February 8, 2013
Community leaders, who represent internally displaced people in Yemen's Harad district, are meeting more frequently because of the pressing problems brought about by inferior living conditions in the camps. The Harad camps hold more than 130,000 people affected by Yemen's long civil unrest. To stay alive, camp residents walk to Saudi Arabia's border, hoping to find better economic opportunities. Others work at construction, fishing, and agriculture jobs, relying on daily wages to survive. Still others depend on the host local community to provide them with food.
Most people, however, are not aware of their vulnerability to HIV infection, and they occasionally turn to high-risk behaviors to meet their basic needs. Local authorities, worried about the lack of HIV information, have joined with the Office for the Coordination of Humanitarian Affairs (OCHA) and UNAIDS to begin an HIV awareness program for displaced people. Dr. Majed Al Gonaid, deputy minister of health, declares, "We know that HIV is escalating and can grow into a major epidemica -- as we have seen this happen in other countries."
The HIV awareness program is funded by OCHA and implemented by the local non-governmental organizations Women Association for Sustainable Development and the For All Foundation for Development, in partnership with the UNAIDS country coordinator. The program will provide HIV prevention training to 20 female and male youth peer educators from the camps and host communities. The program will include awareness-raising classes about HIV, sexually transmitted infections, and life skills. To eliminate the gender-based violence in addition to the stigma and discrimination faced by camp residents, the program will conduct sensitization sessions with community and religious leaders and local council members. The program also will provide voluntary HIV counseling and testing service.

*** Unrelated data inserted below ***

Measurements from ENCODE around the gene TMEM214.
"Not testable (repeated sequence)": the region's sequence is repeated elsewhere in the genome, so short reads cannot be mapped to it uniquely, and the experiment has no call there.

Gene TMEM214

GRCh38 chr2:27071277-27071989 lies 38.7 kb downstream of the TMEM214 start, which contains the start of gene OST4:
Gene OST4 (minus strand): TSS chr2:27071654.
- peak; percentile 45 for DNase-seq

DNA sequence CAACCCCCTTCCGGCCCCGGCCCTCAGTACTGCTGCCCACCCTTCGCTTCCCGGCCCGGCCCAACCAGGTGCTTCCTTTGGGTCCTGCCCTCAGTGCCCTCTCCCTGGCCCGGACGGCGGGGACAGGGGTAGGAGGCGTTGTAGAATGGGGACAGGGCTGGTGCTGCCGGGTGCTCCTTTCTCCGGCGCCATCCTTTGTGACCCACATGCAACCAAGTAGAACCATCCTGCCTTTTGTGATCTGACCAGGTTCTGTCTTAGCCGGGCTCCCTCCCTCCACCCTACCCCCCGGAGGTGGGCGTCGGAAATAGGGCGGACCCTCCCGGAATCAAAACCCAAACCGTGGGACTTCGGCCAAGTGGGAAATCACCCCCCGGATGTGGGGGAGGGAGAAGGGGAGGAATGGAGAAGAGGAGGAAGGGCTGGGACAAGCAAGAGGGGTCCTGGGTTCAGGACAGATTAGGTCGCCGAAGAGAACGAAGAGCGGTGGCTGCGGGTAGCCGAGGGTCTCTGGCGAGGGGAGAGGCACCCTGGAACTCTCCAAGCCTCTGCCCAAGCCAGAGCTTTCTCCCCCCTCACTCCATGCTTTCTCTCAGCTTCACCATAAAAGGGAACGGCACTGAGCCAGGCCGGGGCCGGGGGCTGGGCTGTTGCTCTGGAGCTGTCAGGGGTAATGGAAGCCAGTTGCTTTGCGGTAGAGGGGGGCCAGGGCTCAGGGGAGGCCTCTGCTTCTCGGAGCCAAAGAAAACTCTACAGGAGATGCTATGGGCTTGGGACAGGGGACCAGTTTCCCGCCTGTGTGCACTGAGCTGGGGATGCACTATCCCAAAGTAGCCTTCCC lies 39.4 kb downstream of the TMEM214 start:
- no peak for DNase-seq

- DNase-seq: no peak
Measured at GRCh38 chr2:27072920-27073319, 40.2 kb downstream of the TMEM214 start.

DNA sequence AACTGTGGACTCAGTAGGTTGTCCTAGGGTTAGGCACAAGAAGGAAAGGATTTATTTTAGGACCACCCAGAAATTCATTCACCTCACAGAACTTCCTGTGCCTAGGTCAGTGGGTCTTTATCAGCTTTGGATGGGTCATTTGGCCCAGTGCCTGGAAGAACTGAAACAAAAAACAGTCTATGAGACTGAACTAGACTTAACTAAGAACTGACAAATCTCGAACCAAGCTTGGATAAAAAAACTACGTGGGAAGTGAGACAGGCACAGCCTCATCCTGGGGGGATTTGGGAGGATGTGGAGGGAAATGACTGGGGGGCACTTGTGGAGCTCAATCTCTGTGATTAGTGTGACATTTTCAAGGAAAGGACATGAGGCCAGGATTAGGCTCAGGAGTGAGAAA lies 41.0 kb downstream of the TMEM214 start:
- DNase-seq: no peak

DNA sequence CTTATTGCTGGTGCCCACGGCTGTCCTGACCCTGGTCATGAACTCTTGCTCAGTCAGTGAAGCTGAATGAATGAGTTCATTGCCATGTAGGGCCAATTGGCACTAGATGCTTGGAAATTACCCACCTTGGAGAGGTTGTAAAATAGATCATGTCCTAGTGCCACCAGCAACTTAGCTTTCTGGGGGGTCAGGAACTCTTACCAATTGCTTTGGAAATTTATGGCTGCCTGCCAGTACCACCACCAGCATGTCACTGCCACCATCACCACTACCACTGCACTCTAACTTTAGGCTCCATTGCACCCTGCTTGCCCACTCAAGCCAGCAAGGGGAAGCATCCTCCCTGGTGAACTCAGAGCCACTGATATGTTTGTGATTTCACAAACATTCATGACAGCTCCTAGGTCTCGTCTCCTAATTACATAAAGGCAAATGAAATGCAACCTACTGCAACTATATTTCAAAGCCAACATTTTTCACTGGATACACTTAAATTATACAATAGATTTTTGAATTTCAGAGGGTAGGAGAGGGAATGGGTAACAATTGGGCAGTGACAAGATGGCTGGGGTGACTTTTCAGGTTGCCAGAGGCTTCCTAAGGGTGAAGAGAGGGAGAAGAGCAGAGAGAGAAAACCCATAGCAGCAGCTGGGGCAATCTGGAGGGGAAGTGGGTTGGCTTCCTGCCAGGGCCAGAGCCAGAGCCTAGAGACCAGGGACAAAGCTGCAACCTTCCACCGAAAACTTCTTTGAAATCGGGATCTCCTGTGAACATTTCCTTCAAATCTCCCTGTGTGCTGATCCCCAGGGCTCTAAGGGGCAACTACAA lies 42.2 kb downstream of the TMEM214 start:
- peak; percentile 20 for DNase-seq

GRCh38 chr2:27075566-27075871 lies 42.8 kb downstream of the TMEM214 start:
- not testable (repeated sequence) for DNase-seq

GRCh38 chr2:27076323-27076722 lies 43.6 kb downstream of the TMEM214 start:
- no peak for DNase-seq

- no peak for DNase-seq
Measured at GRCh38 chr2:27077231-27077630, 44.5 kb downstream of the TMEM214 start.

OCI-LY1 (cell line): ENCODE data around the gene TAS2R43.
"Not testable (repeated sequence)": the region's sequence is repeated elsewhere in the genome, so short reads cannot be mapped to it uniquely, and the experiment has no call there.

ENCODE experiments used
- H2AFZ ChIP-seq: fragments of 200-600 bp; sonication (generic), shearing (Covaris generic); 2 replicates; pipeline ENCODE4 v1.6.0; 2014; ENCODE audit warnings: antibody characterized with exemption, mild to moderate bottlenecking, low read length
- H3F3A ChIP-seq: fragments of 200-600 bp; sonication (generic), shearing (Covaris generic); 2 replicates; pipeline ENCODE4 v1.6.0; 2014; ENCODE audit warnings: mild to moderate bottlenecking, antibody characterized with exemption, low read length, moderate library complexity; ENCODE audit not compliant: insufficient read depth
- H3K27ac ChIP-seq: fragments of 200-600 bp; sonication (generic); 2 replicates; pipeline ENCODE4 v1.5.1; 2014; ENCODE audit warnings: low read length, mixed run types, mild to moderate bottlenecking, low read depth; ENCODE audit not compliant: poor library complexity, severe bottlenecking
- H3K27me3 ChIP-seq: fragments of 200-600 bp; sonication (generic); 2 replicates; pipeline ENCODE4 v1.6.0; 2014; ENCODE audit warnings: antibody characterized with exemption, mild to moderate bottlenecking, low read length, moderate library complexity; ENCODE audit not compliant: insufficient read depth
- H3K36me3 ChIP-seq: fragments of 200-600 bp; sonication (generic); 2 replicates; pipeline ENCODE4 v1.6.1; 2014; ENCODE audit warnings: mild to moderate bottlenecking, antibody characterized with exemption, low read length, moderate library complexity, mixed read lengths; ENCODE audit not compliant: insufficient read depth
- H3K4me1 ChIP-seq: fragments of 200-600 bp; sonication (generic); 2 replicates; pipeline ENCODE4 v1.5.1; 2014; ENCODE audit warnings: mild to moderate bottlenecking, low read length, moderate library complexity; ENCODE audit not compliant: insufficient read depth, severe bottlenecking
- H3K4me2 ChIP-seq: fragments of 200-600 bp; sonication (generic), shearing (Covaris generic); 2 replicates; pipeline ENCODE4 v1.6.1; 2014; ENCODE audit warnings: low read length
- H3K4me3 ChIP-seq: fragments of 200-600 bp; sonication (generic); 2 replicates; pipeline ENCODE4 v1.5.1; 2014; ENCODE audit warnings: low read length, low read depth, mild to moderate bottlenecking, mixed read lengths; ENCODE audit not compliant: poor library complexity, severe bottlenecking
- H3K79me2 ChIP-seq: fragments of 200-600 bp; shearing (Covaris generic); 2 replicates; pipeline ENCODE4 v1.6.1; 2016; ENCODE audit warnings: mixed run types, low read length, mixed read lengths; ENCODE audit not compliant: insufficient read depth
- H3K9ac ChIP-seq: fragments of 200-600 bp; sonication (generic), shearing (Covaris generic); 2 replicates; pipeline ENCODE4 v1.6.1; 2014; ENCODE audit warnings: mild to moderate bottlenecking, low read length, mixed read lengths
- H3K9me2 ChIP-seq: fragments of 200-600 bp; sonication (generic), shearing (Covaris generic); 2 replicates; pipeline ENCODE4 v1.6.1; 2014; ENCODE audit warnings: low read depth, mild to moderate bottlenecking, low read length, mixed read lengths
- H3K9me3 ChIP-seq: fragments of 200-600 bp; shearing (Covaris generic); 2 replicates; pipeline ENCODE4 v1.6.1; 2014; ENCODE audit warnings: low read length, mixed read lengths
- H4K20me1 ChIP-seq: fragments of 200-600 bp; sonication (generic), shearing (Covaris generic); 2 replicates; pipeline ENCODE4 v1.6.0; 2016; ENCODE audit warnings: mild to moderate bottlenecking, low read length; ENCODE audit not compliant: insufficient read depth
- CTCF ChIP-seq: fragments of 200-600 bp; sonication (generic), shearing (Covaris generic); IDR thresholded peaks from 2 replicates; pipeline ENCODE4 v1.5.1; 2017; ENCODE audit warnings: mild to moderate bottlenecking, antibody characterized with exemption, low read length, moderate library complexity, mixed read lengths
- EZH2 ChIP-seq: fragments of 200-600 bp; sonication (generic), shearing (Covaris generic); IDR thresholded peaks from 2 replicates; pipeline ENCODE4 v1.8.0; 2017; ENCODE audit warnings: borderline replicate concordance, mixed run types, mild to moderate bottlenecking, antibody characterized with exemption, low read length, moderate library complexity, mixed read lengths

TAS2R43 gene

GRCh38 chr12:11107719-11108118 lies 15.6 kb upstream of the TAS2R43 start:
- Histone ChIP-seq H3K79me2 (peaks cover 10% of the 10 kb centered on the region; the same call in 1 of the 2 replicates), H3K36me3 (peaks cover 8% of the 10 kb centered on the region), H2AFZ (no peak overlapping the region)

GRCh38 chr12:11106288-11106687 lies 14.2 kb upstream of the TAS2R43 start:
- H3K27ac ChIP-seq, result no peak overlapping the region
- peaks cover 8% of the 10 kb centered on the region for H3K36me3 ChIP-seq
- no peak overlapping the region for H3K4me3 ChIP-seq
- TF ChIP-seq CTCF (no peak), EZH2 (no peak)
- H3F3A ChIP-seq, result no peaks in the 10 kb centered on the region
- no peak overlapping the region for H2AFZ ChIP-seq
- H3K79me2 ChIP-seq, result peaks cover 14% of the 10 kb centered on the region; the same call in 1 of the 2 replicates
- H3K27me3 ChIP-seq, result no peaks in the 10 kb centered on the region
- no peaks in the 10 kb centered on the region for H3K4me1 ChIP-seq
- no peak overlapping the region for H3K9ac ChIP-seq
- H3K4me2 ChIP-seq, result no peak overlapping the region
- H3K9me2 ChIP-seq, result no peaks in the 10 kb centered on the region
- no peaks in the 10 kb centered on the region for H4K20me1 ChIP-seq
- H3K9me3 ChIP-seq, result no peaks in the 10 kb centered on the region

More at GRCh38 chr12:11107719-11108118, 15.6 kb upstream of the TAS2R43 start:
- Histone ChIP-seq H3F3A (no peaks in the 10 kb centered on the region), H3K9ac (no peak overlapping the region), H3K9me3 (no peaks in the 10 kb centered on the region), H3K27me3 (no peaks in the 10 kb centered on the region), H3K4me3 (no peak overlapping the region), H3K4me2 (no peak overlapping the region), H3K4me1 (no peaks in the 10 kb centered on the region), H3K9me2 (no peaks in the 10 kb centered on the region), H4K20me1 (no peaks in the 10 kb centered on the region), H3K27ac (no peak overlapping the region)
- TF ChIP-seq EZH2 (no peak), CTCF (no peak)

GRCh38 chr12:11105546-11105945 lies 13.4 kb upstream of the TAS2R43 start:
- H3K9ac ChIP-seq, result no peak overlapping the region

At the 30th UNAIDS Program Coordinating Board in June 2012, a report on AIDS, security, and humanitarian response highlighted that a major purpose of UNAIDS work and of its partners and cosponsors has been mainstreaming AIDS into an overall humanitarian intervention and integrating it as a cross-cutting issue. The report urges governments and organizations to provide internally displaced persons and refugees with HIV prevention services and access to antiretroviral therapy, as well as plans addressing broader issues such as gender-based violence.